Friday, 31 August 2012

Two out of two – Tickety Boo!

Saturday 18th August
 CML North
Easington United 3 Thorne Colliery 1

So, the Olympics are over.  London – and indeed the country as a whole – can be proud of its part in staging what even the Aussies have acknowledged was possibly THE best Games yet.  Ah Sepp Blatter, look what you could’ve won!
The post-Olympics blues have been somewhat hard to shake off.  And I didn’t imagine myself ever saying that!
Still, the start of the domestic season has helped and especially so given our winning start.  There was also a chance for Roy Hodgson’s new young Lions to show how much England’s footballers had learned from the heroes of Team GB.
Singing the National Anthem appeared to be one lesson (although in fairness, the new boss had instilled this practice in most of the squad at the Euros).
The singing of “God Save The Queen” had become something of an issue during Great Britain’s Olympic matches; in particular, the reluctance to join in on the part of the Welsh men and the Scots women became the subject of much comment.
While it irritates me that someone willing to take an official honour from the monarch (as Ryan Giggs did) then admits to being unable to join in with her anthem I do feel the time has come for England’s sporting teams to now have a song of their own.
The rousing renditions of “Land Of Hope And Glory” from the Commonwealth Stadium in Manchester in 2002 nailed that as my choice.  However, I know many people prefer “Jerusalem”, the choice of the England cricket team.  Either way, surely we should now reserve “God Save The Queen” only for sporting occasions in which all four home nations are united?
Thankfully, the England boys appear to have picked up other good habits from the Olympians; winning being one and some proper humility in post-match interviews being another.  I wonder how long either will last!
The run-up to the first home CML game meant first programme of the new season.  Given the “feel-good factor” present since the appointment of the Sumo, a solid core of Holderness-based players in the squad and the opening day win, I gambled on a decent crowd.
With another BP sponsorship deal secured for the programme and access to the spanking new printer, I have to say this season’s issue looks the best it’s ever done.  And at two quid for 32 pages I think it is excellent value for money – especially as once again there’ll be no gate charged for entry to Low Farm.
With a cracking weather forecast, my only worry was that I hadn’t printed enough copies.  Hmm…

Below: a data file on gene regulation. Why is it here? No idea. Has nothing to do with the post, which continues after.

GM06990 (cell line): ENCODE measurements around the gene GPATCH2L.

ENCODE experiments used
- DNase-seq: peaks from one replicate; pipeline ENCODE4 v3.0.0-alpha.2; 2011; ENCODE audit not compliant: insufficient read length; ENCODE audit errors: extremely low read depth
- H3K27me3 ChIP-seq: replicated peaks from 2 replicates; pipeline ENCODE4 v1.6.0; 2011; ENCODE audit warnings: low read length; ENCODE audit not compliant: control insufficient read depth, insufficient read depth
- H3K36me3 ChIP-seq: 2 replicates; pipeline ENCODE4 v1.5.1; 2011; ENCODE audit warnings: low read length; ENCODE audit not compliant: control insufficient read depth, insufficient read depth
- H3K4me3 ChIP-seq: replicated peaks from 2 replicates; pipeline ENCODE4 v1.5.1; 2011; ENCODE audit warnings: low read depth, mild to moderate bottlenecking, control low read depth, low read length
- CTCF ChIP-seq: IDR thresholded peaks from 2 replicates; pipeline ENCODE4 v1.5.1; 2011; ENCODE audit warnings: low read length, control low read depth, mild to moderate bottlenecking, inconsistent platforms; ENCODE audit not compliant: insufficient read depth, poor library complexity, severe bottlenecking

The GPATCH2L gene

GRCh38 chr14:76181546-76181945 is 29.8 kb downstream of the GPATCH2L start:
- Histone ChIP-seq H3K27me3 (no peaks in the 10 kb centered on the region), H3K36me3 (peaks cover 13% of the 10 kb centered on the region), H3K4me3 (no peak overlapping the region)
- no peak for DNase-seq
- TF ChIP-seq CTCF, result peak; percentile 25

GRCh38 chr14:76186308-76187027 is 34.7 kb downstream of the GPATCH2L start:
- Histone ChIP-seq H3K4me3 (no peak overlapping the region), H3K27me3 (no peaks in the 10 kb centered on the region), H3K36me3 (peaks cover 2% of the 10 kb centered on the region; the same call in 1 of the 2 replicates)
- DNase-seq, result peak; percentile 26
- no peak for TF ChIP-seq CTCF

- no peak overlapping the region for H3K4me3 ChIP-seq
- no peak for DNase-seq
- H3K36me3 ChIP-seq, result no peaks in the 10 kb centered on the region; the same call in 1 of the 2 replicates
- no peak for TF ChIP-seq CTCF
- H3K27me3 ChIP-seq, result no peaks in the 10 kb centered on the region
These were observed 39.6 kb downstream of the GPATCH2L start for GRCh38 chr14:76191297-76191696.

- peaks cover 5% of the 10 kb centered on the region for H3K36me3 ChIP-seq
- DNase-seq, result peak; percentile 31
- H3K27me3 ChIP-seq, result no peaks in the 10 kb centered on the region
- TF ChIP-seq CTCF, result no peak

We buried my Uncle Ted on Saturday morning.  At 83 years old, I believe him to be the oldest yet of Mum’s nine siblings, although Frank and Peter could go on to claim that particular title.
Ted was a farmer all his working life and went out in style, being brought to Skeffling Church on the back of a “thractor an’ thrailor”.  The church was full, the Revd Heale entertained us by, among other things, chewing corn as part of his eulogy and Ted was laid to rest among family and friends.  As surviving son Keith and daughter Wendy wrote in their acknowledgement in the Gazette the following week, it was all “fost rate”.  Just the way Ted would’ve wanted it.
I was glad to swap my suit for something cooler before football.  With Mrs Slush taking the Slushettes to a friend’s party in the afternoon, we enjoyed a leisurely lunch with my mood darkened only by Five Live’s commentary of Becchio’s decisive goal for Colin Wanker’s side at Elland Road.
Before kick-off we had our “official” photo shoot, with the lads sporting the new strip sponsored by Hull-based Sure Powder Coatings Ltd.  With a frame for which our range of club merchandise doesn’t yet cater, the manager looked slightly out of place in his baby pink tee-shirt.  But I think he got away with it…
We had two changes to the squad from Glapwell, with Meddy away at a Festival and Neilo nursing sore nads following the midweek snip.  I had a feeling that his presence may be missed more, given his industrious debut at Hall Corner, and for the first 45 minutes I was proved right.
After a bright opening ten minutes we were rocked by a spectacular strike from Callum McCormack.  According to Charlie, the 35-yard free-kick “moved all over” en route to going in off the post.  Well, our new matchballs were “Euro 2012 Replicas”!
I stayed away from the changing rooms at half-time, spending the time instead in conversation with Thorne’s hard-working club secretary Joy.  She explained the lack of subs in the visiting contingent – five players were suspended; four as a result of the “feisty” game with champions Westella at the back end of last season.  This also explained the absence of the influential Darren Fell, here today in alternative employ as asst-mgr.  “He’s injured anyway”, added Joy.
Apparently, my absence from the players’ area meant I missed the first Sumo Rant of the new season.  Shame.  At least I got to see the results of it as the lads produced a much improved display to turn the game on its head.

Enjoyment at second successive win was enhanced by news of Jay Simpson’s late winner for the Tigers against Brighton.  It was just about enough to compensate for a very poor day on the financial front.
crowd of just 38 had seen the Sumo’s first home win and from that number only ten had bothered to buy a programme.  Alarm bells were starting to ring inside my head.

A full match report of the game, along with Burt Graham's pictures can be found here
Colin Brammer's match photos can be found here


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